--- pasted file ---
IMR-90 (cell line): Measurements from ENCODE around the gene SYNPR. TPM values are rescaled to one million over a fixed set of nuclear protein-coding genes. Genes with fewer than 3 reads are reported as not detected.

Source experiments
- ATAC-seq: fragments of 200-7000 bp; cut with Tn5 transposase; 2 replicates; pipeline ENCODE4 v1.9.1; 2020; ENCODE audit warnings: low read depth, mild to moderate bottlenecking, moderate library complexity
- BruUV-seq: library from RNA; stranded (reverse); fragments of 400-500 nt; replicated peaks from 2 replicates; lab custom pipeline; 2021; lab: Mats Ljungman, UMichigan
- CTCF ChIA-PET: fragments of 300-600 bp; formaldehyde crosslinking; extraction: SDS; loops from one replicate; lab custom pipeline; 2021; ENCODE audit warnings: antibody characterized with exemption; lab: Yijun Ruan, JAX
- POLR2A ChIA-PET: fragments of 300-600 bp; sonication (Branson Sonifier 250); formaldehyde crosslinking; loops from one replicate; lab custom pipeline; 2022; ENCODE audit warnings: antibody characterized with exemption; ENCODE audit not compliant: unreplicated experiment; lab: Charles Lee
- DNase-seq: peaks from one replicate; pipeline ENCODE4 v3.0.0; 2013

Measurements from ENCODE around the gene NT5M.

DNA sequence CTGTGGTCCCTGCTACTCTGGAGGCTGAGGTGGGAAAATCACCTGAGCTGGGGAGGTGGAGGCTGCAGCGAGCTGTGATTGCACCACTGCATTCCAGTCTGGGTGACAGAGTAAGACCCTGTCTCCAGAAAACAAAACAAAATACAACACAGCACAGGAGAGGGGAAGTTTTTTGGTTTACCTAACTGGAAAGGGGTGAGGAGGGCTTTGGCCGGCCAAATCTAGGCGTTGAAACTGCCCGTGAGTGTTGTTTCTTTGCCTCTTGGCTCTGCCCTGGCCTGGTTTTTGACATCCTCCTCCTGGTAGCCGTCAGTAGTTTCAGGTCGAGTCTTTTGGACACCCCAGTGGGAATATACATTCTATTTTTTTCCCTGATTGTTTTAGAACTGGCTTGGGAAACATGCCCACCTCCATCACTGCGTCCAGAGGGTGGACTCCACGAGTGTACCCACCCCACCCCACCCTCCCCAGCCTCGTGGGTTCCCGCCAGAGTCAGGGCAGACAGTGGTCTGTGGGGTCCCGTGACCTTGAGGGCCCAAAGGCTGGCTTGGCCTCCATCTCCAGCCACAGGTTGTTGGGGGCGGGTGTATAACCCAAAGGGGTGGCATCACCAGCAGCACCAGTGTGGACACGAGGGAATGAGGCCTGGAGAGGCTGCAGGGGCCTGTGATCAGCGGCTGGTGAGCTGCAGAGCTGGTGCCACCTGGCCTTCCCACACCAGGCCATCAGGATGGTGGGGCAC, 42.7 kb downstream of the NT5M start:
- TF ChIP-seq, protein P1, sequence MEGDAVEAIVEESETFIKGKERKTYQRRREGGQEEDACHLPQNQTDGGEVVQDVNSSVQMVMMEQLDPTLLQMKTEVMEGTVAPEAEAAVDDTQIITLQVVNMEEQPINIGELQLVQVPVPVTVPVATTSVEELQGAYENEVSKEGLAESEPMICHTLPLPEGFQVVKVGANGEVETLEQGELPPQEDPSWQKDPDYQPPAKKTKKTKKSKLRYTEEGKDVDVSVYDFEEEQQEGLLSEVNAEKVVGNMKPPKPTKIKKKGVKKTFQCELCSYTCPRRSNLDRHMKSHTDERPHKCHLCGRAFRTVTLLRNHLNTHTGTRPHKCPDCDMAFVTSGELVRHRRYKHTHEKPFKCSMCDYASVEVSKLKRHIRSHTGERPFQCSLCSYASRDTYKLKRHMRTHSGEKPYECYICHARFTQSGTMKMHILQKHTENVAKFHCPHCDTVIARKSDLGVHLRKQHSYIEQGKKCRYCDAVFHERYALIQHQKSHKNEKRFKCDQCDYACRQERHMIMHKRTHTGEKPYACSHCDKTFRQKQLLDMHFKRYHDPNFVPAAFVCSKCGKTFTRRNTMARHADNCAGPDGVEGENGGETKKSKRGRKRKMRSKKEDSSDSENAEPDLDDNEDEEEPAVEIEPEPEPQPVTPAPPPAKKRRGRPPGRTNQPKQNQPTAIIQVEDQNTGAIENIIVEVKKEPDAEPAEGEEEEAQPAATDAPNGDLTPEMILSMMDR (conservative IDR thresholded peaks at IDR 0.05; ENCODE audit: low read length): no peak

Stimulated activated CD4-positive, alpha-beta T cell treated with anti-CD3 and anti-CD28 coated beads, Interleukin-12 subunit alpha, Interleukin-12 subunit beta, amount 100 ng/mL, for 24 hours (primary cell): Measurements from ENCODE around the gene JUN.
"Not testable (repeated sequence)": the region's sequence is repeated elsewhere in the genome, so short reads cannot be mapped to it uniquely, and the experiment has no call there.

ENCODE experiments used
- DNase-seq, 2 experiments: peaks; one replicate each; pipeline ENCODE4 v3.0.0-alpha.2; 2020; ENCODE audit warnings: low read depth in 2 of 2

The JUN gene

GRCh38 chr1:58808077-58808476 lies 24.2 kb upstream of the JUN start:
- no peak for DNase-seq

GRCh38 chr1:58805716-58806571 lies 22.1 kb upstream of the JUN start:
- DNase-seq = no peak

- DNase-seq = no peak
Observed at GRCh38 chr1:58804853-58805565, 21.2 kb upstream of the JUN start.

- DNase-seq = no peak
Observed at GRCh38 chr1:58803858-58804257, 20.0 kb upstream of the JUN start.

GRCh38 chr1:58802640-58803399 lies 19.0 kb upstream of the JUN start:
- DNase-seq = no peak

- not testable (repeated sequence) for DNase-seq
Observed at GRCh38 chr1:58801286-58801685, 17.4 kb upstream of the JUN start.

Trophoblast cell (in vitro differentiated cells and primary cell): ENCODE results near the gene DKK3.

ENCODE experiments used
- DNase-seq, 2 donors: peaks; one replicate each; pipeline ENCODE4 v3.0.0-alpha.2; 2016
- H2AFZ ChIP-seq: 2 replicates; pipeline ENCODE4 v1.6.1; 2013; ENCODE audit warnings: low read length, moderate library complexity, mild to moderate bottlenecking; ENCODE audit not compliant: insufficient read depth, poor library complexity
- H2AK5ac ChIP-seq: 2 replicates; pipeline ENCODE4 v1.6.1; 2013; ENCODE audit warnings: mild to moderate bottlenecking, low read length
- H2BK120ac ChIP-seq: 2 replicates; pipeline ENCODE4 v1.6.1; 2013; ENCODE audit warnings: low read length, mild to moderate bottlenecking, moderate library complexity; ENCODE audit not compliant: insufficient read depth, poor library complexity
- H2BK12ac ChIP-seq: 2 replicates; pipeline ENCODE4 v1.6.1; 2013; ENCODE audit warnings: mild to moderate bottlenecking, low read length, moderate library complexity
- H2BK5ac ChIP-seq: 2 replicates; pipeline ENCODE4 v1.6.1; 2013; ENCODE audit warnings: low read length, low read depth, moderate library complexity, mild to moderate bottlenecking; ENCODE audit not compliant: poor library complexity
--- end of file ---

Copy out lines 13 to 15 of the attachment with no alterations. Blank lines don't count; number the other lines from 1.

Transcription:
ENCODE experiments used
- DNase-seq, 2 experiments: peaks; one replicate each; pipeline ENCODE4 v3.0.0-alpha.2; 2020; ENCODE audit warnings: low read depth in 2 of 2

The JUN gene